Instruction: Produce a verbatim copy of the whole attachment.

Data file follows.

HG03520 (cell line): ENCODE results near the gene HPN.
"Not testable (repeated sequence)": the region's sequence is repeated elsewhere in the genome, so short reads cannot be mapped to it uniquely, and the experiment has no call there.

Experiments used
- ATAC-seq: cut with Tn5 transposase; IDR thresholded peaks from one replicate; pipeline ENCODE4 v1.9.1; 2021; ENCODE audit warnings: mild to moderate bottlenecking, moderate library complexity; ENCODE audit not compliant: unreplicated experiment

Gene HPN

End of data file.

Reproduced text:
HG03520 (cell line): ENCODE results near the gene HPN.
"Not testable (repeated sequence)": the region's sequence is repeated elsewhere in the genome, so short reads cannot be mapped to it uniquely, and the experiment has no call there.

Experiments used
- ATAC-seq: cut with Tn5 transposase; IDR thresholded peaks from one replicate; pipeline ENCODE4 v1.9.1; 2021; ENCODE audit warnings: mild to moderate bottlenecking, moderate library complexity; ENCODE audit not compliant: unreplicated experiment

Gene HPN